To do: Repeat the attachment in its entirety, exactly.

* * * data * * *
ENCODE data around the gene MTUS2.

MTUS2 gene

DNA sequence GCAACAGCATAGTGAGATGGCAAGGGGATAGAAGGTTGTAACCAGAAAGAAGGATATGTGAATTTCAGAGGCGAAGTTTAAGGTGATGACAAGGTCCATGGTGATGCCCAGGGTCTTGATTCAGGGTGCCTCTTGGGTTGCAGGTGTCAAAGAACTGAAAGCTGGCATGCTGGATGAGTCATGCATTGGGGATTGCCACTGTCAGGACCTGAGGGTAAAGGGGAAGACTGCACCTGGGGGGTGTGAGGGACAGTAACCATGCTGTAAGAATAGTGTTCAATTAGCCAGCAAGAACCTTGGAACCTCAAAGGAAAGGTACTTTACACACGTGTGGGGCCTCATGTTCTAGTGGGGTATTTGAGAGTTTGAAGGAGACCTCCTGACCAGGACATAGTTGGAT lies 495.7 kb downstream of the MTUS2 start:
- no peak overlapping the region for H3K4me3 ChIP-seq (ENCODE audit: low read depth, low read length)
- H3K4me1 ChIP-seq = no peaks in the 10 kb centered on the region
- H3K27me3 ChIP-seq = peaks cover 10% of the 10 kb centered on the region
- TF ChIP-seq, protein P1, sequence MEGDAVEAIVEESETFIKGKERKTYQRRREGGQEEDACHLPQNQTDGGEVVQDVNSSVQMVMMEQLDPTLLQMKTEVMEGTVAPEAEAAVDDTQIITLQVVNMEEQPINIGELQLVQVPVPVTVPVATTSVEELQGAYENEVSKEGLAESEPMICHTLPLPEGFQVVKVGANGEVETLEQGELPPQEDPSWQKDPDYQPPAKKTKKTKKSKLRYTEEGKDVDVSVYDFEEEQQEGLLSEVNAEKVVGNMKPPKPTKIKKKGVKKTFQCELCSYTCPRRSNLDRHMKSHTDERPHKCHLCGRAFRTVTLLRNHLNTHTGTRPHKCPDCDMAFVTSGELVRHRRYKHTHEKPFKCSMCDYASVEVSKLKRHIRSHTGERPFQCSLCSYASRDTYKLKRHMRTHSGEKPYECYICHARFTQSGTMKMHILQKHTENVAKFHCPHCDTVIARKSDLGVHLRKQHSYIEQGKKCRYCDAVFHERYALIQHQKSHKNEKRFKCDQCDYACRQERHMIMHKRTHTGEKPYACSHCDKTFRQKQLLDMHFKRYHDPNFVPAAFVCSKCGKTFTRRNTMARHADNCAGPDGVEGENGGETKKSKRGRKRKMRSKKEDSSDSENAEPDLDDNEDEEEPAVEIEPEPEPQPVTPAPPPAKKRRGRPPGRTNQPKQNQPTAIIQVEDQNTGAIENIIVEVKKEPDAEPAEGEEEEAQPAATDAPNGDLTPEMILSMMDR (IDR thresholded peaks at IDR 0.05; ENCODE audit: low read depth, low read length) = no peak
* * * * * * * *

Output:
ENCODE data around the gene MTUS2.

MTUS2 gene

DNA sequence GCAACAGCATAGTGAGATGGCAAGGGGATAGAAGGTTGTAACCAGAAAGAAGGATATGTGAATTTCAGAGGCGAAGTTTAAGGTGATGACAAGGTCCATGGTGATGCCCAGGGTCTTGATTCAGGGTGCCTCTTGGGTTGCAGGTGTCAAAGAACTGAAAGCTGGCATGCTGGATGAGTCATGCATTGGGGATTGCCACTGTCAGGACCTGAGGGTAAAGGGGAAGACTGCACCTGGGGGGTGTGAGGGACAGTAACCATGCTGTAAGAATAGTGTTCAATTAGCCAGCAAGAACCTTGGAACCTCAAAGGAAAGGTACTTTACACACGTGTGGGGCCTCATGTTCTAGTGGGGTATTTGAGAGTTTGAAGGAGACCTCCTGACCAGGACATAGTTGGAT lies 495.7 kb downstream of the MTUS2 start:
- no peak overlapping the region for H3K4me3 ChIP-seq (ENCODE audit: low read depth, low read length)
- H3K4me1 ChIP-seq = no peaks in the 10 kb centered on the region
- H3K27me3 ChIP-seq = peaks cover 10% of the 10 kb centered on the region
- TF ChIP-seq, protein P1, sequence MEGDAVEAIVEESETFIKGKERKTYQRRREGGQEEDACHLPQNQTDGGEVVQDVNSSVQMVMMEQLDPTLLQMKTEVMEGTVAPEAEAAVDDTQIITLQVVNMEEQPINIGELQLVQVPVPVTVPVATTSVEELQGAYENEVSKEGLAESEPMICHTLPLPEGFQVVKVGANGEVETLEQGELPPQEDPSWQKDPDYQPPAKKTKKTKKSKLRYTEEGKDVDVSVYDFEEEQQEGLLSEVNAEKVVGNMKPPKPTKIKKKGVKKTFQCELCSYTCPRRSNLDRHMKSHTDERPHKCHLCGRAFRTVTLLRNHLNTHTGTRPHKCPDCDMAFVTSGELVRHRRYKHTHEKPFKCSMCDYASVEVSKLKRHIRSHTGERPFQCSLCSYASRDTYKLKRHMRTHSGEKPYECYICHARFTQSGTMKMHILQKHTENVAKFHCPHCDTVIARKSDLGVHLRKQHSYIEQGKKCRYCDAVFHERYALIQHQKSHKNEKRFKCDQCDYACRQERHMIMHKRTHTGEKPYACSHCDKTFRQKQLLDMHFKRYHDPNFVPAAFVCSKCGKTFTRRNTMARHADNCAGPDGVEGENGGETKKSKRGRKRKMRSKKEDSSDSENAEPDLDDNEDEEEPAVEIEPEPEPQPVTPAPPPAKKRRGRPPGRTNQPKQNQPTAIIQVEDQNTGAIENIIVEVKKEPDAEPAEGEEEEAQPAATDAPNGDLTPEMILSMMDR (IDR thresholded peaks at IDR 0.05; ENCODE audit: low read depth, low read length) = no peak